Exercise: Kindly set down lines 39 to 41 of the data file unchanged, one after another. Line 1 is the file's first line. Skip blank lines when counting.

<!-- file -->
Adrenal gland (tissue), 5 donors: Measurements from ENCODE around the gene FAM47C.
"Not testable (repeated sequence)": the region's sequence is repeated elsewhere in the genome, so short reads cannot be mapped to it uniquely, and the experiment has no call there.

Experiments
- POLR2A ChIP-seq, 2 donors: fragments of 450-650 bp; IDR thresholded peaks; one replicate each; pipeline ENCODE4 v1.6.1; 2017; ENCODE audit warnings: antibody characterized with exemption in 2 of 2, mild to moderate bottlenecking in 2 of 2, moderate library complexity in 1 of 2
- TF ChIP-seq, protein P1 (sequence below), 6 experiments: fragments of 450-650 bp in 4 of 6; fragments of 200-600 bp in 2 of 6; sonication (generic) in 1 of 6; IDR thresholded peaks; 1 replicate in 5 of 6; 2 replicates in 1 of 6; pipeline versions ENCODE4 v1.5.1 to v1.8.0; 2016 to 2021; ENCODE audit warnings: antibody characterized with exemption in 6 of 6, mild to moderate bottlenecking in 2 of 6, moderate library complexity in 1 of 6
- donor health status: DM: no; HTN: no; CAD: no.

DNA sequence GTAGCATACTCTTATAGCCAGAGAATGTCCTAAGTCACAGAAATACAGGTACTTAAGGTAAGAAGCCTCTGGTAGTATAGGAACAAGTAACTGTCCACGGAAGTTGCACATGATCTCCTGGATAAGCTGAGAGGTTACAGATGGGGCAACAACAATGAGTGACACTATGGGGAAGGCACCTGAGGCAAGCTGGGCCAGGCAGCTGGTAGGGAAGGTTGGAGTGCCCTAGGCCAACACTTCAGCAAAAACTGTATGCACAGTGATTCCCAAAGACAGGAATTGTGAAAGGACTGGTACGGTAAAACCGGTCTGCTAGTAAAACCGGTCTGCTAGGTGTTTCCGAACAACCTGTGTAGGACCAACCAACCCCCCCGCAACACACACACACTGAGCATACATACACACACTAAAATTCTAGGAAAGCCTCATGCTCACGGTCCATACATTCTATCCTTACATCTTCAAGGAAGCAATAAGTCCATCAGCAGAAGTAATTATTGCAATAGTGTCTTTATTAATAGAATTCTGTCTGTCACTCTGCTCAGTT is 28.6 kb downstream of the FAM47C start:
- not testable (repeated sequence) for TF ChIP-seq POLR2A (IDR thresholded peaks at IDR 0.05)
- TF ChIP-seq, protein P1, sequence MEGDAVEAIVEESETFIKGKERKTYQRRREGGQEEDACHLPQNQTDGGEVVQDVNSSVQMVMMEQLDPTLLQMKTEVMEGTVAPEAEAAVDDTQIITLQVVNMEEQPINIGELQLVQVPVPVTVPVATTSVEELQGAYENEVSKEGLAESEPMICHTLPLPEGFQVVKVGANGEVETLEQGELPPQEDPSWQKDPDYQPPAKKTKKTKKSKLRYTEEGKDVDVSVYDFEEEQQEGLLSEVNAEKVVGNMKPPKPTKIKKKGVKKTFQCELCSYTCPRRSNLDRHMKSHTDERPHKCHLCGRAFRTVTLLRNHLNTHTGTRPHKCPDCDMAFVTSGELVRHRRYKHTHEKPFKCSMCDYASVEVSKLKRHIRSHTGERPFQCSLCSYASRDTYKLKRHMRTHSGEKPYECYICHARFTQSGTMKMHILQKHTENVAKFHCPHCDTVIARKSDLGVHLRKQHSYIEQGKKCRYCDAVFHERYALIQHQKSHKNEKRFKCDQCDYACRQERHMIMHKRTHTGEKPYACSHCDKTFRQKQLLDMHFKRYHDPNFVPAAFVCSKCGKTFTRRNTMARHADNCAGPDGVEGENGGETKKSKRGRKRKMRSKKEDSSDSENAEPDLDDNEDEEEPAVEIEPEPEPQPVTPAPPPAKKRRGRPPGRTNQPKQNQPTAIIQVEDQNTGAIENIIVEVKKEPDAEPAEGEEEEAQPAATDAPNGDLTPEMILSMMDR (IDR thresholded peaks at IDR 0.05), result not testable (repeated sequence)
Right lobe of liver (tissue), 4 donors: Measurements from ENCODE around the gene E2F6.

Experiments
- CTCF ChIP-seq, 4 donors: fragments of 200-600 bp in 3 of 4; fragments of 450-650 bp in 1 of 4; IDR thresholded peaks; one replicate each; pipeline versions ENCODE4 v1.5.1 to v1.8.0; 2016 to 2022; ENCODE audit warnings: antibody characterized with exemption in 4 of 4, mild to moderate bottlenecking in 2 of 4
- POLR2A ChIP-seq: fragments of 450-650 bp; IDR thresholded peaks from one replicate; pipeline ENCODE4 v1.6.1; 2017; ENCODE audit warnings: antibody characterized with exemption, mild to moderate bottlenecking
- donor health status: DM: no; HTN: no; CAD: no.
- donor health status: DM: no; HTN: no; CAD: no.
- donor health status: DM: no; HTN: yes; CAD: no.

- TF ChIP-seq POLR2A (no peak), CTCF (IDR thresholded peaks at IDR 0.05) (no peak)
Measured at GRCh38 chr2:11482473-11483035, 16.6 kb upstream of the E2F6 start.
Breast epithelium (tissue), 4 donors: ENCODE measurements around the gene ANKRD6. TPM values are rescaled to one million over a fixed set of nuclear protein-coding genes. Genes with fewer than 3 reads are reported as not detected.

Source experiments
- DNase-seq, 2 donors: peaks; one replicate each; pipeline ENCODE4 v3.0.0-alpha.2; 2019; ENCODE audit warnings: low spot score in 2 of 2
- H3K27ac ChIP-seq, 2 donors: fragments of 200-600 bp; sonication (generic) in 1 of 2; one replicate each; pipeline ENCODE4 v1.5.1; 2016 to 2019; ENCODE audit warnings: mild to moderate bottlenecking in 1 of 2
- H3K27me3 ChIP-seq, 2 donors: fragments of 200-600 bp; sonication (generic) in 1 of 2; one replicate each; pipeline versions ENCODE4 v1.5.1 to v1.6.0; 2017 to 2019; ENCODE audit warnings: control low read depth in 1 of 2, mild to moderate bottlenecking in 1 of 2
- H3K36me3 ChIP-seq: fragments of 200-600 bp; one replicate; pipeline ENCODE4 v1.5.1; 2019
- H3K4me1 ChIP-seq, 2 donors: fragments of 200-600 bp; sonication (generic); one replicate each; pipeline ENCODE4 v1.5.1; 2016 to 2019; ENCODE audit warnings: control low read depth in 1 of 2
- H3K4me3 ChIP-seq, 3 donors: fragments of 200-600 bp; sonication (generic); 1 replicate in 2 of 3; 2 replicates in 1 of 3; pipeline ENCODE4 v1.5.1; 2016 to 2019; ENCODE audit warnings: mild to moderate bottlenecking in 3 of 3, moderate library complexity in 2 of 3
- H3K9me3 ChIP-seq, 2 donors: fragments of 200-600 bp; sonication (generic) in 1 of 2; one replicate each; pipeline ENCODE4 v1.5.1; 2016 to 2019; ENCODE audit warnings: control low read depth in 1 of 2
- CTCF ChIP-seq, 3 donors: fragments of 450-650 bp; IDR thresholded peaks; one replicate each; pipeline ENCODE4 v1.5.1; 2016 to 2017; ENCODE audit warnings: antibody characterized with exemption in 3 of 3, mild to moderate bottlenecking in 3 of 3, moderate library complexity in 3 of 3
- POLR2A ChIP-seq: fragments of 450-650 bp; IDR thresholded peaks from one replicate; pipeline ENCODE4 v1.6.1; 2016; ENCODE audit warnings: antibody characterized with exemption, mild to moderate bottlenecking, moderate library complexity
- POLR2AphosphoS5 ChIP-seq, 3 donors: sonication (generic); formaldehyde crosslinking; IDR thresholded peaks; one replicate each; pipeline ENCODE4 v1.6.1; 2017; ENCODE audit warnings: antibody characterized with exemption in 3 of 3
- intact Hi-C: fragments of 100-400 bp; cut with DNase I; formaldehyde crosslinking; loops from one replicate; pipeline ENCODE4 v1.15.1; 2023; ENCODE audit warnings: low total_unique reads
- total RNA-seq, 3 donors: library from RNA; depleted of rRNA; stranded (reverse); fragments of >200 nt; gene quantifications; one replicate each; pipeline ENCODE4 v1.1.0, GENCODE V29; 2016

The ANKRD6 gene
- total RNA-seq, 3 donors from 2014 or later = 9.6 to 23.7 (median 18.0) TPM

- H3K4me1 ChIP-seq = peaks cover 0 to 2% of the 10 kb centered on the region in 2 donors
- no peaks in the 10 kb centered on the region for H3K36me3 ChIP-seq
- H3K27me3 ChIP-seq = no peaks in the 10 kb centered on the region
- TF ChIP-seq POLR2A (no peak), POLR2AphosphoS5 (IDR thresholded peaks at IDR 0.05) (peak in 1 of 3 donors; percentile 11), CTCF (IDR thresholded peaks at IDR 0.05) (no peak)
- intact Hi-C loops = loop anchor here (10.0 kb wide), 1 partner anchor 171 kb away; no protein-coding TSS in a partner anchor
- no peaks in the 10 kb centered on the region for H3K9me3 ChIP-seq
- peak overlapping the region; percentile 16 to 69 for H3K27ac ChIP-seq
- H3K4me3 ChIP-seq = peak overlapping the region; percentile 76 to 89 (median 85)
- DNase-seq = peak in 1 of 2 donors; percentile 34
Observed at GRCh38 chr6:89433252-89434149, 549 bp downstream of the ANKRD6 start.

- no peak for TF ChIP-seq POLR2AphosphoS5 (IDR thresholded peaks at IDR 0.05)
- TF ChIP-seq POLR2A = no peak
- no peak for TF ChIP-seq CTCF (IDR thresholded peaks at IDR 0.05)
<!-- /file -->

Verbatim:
- intact Hi-C loops = loop anchor here (10.0 kb wide), 1 partner anchor 171 kb away; no protein-coding TSS in a partner anchor
- no peaks in the 10 kb centered on the region for H3K9me3 ChIP-seq
- peak overlapping the region; percentile 16 to 69 for H3K27ac ChIP-seq